Both maxillary central incisors were obturated with the selected master gutta-percha cone (Protaper, Dentsply Maillefer) and sealer (AH-Plus, Dentsply, Maillefer, USA). The coronal gutta-percha cones were seared off using a heated instrument, and vertical compaction was done using heated pluggers at the individual canal orifices.


Reattachment of the fractured tooth fragment of the left central incisor was carried out using a dual-cure composite resin cement (Multi-Link Automix, Ivoclar Vivadent AG, Schaan/Liechtenstein), and the crown of the restored tooth was created using Luxacore (DMG Dental Avenue India) (Figure 2A and B).


Figure 2.
Operative and Postoperative Photographs and Radiograph

A post space was prepared in the radicular portion of the right central incisor using the glass fiber FRC Postec Plus system (FRC Postec Plus Ivoclar Vivadent AG, Schaan/Liechtenstein). An appropriately sized post was cemented using dual-cure composite resin cement (Multi-Link Automix, Ivoclar Vivadent AG, Schaan/Liechtenstein) (Figure 2C) .The core build-up was subsequently done using Luxacore (DMG Dental Avenue India), a dual cured core build-up material.


The post and core were checked for the absence of mobility, and a radiograph was taken (Figure 2D). The restoration after final finishing was checked for occlusal harmony (Figure 2E). The complete procedure was carried out in a single visit, as the patient demanded immediate esthetics due to some social commitment later on the same day.


At a follow-up visit after five years and four months, both the incisors were firm, and the treatment outcome was found to be successful (Figure 2F).

3. Discussion


The study of several case reports shows that more than 80% of fractured anterior teeth separate obliquely from the buccal to the palatal side, and the fracture progresses toward the apical area. This fact has been confirmed in an experimental study (10). A good reattachment of the fractured incisor is often an intimidating clinical condition. But reattachment has many benefits:



Original esthetics, as the actual fractured tooth fragment is reattached.


Tooth attrition is similar to that of other natural teeth.


Reattachment is less time-consuming than other prosthodontic or implant options.


A positive response from the patient for reattaching original tooth fragment.



In the case presented, the pulp was involved with both the incisors, and hence, root canal treatment was performed. Post placement and composite resin bonding were used to achieve adequate retention and to resist various occlusal forces. In the present case, the fracture was relatively simple and supragingival, and hence, no treatment such as extrusion was required. van Dijken et al. (11) stated that composite resin has a favorable subgingival response.


The FRC Postec Plus system (FRC Postec Plus Ivoclar Vivadent AG, Schaan/Liechtenstein) consists of glass fibers embedded in a composite matrix. This design produces a post with an elastic behavior (modulus of elasticity) similar to that of dentin, unlike metal or ceramic posts. Hence, in the presented case, an FRC Postec Plus post was used for the retention of the core build-up (7).


The treatments performed in the present case report were practical and simple while reinstating purpose, looks, and confidence with very conservative management. However, the clinician has to maintain isolation protocols and should adhere to the manufacturer’s instructions to attain optimum results in bonding. Several case reports and studies have proved that reattachment of a fractured tooth fragment is a viable and preferred treatment where indicated, and long-term success can be achieved (12-16).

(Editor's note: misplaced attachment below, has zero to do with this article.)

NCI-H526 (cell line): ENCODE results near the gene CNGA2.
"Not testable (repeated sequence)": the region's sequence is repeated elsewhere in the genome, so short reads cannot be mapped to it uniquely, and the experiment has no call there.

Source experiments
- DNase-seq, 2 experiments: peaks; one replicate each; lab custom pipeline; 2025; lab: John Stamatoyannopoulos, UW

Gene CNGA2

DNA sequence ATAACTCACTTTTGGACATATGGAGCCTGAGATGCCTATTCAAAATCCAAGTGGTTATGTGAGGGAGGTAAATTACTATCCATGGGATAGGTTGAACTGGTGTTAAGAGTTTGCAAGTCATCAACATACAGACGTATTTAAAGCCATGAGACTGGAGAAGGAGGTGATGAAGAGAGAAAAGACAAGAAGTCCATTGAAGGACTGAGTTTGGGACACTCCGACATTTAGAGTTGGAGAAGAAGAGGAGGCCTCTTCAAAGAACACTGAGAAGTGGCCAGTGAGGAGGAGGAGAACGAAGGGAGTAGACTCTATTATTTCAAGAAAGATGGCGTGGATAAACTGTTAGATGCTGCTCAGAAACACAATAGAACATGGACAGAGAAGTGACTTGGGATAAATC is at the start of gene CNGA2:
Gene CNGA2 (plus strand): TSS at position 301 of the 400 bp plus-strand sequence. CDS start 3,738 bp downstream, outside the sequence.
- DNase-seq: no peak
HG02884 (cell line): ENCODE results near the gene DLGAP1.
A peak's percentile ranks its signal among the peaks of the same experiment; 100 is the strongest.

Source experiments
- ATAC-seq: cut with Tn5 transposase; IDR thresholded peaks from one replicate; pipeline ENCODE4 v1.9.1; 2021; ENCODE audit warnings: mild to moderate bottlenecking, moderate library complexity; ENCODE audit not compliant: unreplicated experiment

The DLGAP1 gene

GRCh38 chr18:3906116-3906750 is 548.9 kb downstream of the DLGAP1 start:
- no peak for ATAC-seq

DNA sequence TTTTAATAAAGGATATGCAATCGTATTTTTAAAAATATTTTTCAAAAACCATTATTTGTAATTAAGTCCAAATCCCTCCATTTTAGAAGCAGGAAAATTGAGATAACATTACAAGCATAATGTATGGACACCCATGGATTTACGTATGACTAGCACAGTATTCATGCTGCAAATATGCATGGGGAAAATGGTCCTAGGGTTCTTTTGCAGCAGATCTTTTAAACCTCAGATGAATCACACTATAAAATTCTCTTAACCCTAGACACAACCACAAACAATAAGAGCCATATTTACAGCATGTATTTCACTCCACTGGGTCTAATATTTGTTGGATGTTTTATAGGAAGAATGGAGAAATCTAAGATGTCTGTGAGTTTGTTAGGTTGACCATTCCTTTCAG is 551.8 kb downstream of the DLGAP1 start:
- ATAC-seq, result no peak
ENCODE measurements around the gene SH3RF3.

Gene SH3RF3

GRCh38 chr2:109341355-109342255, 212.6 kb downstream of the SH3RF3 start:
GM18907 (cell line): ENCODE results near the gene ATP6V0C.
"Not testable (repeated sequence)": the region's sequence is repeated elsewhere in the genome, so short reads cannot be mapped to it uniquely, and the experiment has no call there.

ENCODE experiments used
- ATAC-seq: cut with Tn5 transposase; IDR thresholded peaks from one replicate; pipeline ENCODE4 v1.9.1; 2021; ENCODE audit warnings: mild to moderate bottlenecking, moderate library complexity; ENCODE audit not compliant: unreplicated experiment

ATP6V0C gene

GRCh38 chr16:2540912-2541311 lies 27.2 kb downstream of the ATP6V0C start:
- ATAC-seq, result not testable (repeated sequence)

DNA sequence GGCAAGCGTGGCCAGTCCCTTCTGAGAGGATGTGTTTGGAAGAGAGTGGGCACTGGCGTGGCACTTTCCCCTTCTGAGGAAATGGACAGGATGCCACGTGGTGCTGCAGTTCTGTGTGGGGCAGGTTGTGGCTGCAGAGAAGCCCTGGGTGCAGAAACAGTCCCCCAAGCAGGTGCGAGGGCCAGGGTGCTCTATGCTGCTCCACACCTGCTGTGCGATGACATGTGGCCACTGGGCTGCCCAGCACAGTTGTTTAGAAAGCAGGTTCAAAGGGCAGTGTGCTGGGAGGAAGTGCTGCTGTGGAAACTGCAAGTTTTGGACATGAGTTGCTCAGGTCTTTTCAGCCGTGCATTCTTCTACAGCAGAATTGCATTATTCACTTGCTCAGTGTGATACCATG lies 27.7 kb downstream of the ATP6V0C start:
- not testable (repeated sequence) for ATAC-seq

The significant innovation of adhesive methods and resin composites has made reattachment of tooth fragments a procedure that is no longer a provisional restoration, but rather, a restorative treatment offering a promising prognosis. However, this practice can be used only when the undamaged tooth fragment is obtainable (13).


Although immediate and desirable esthetics were obtained in a single visit owing to the patient’s time constraints, the tooth with the reattached fragment served optimum esthetics and stability on the follow-up visit. The patient did not opt for a prosthesis for the tooth with post and core during the follow-up visit.


In the case presented, the factors contributing to success may be the optimum fit and adaptation of the fractured fragment, root integrity, and a successful bonding technique. With the advanced bonding adhesives currently available , these, in combination with suitable procedures and skill, can achieve superior visual outcomes.


In the presented case, over a long-term follow-up, restoration of the traumatized teeth through the use of an adhesive material in conjunction with a prefabricated post appeared to be a successful technique. A quick esthetic outcome was attained, and the lack of intermediary laboratory processes made this treatment less expensive and less time-consuming.

Acknowledgments

The authors acknowledge Dr. Manjushree Bhandari, Chairperson, SAIMS, and Dr. Mahak Bhandari, Director, Mohak Hi-tech Hospitals, for their kind guidance and support.

Footnotes

Authors’ Contribution: Pallav Mahesh Patni: Developed the original idea, developed the protocol, and abstracted and analyzed the data. Pradeep Jain: Developed the protocol, abstracted the data, and prepared the manuscript. Mona Jain Patni: Abstracted and analyzed the data, prepared the manuscript, and contributed to the development of the protocol.

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Figure 1.

Preoperative Photographs and Radiograph
A, Preoperative photograph of both fractured maxillary central incisors; B, Preoperative radiograph revealing fracture of both maxillary central incisors; C, Removed fractured fragment of left maxillary incisor; D, Left maxillary incisor after removal of fractured fragment.

Figure 2.

Operative and Postoperative Photographs and Radiograph
A and B, Reattachment of fractured fragment of left central incisor; C, Post space preparation and post placement of right central incisor; D, Postoperative radiograph; E, Postoperative photograph; F, Clinical examination done at follow-up after 5 years and 4 months revealed a stable reattachment of the fragment and good esthetics.